Culture

Grad Student to Marry Robert Pattinson Cardboard Cutout for Best, Worst Thesis Ever

Culture

Grad Student to Marry Robert Pattinson Cardboard Cutout for Best, Worst Thesis Ever

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As college debt continues to explode, as unemployment amongst youngs continues to rise, as unpaid magazine interns wither away on the mean streets of Midtown, we’re going to hopefully see an increasingly nuanced debate about the purpose of higher education in society, and whether or not it should continue to be seen as mandatory for all aspiring citizens. (Short answer: Nope.) Reports like this one certainly won’t help the pro-college side. For her thesis project, Lauren Adkins, a graduate student at UNLV, is planning to marry a cardboard cutout of Robert Pattinson as Twlight‘s Edward Cullen to suggest… something about fandom and sexuality and obsession and gender roles. As she told the Las Vegas Review-Journal, “The fantasy behind it can never be achieved. It’s the ultimate facade.” Later: “I’ve just been trying to figure out the psyche behind it.” Noted and noted. From her website:

This work focuses on the female escapist fantasy in its most popular forms—primarily finding “true love”—and the extent to which it seeps into our real lives. I’ve looked at this fantasy primarily through a pop cultural lens; that is I’ve used film & television’s representations of the love story and female characters in general in an attempt to understand my own expectations of romantic love. Because of personal attachment to and experience with this fantasy or quest, which took a particularly strong hold of me when I discovered the intensely popular Twilight Saga, my thesis exhibition will touch on romantic expectation primarily through the main love interest, Edward Cullen.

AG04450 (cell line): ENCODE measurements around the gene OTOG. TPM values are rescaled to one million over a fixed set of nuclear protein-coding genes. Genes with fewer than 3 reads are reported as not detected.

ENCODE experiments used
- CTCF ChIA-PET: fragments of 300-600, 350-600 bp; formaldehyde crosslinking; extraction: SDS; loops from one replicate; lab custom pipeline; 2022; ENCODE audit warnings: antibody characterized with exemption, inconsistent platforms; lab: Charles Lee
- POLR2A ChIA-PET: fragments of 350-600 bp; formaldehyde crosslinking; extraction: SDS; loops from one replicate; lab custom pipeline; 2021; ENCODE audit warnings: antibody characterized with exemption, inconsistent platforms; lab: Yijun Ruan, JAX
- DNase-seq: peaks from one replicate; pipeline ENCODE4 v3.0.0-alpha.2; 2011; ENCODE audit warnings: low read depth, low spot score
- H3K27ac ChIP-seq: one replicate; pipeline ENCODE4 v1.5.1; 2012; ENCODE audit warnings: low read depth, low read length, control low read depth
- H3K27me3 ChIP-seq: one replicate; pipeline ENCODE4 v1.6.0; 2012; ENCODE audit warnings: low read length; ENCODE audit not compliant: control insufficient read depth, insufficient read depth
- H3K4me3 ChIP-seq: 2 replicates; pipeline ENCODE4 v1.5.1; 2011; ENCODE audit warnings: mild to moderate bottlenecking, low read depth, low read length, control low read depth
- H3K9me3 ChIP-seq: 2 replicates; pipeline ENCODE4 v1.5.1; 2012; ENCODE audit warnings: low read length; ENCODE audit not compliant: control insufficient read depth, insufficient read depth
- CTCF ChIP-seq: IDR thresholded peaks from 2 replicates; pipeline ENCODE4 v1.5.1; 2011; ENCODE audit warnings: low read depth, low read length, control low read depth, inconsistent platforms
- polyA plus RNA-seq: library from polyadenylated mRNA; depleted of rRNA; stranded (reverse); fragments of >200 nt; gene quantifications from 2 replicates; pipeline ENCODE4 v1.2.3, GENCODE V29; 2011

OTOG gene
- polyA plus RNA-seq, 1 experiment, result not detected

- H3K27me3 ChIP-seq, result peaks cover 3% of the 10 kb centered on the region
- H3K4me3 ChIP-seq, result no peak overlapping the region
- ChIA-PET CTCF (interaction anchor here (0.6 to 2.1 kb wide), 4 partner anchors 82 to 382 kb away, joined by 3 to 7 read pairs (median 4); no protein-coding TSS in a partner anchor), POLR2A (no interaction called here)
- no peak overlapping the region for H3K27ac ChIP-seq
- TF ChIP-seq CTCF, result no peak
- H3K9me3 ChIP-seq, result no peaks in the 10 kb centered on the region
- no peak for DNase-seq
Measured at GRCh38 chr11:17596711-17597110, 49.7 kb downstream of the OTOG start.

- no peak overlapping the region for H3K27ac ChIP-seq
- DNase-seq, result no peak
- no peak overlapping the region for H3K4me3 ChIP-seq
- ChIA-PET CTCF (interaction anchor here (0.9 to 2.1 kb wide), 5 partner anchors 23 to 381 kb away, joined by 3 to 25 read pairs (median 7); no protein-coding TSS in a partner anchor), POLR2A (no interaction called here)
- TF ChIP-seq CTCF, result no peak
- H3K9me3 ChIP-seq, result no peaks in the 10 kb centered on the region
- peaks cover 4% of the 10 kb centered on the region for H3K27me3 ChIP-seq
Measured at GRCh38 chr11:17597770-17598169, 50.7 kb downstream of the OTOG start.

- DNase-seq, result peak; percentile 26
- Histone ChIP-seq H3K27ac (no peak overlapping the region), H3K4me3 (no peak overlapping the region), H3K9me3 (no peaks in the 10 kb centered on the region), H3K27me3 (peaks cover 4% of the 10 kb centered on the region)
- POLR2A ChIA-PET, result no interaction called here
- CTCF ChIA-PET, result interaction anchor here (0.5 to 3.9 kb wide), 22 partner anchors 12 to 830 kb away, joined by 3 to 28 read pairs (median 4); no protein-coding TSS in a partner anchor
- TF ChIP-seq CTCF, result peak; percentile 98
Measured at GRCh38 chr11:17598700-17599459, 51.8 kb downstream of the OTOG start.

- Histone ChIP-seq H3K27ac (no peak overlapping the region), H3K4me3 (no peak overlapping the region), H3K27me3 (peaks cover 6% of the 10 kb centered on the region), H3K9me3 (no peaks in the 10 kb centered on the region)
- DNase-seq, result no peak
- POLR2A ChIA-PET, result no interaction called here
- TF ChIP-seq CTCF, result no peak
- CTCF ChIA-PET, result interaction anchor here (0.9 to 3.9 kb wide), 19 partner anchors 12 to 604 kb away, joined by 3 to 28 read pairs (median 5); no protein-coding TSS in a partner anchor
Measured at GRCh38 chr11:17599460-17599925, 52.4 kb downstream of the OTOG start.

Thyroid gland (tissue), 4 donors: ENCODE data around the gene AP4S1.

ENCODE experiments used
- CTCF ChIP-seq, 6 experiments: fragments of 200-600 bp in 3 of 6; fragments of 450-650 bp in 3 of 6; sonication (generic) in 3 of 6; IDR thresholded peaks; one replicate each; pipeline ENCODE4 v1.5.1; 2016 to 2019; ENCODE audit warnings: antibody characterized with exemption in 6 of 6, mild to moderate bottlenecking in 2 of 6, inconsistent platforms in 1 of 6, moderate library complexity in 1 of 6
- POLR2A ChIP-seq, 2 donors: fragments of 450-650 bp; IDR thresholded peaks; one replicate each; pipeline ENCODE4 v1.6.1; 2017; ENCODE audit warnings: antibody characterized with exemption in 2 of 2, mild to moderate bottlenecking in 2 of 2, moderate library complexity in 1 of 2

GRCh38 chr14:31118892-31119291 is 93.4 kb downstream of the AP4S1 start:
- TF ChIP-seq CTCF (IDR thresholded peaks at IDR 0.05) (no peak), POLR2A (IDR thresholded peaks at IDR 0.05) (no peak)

The work is also an exploration of the dismissive, vitriolic, and at times violent attitude of the media and and the public at large toward female fandom. Keywords: obsessive, crazy, insane,psychotic, etc.The press coverage I have received following the release of a British tabloid article (Love It!, UK) and online communication in the form of tweets, Facebook comments, and comments on the respective articles’ websites will be included in this analysis.

The bright side, so to speak, is that Adkins isn’t doing it because she’s unconsciously vying to earn herself a spot on True Life: I’m Fucking Craaaaaaaaaaaaazy, Goddamn!. I’m torn between whether it’s counter-productive to tie the motive of one’s work to the negative attention it’s obviously set to receive, because it seems a little predictable and easy to conclude; like, obviously you’re going to gin up some trollish buzz by publicly proclaiming your intent to do something easily mockable were it coming from someone 100% serious. That said, I can’t see a downside to attend a staged wedding between a woman and a cardboard cutout. It’s for art! And entertainment! Best of luck to the happy couple.

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